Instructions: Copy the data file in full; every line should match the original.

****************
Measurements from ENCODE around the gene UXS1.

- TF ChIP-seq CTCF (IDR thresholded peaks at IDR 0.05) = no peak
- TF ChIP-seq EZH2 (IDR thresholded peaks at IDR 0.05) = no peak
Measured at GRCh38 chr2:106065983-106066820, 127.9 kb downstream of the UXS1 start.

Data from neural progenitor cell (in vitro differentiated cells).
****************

Measurements from ENCODE around the gene UXS1.

- TF ChIP-seq CTCF (IDR thresholded peaks at IDR 0.05) = no peak
- TF ChIP-seq EZH2 (IDR thresholded peaks at IDR 0.05) = no peak
Measured at GRCh38 chr2:106065983-106066820, 127.9 kb downstream of the UXS1 start.

Data from neural progenitor cell (in vitro differentiated cells).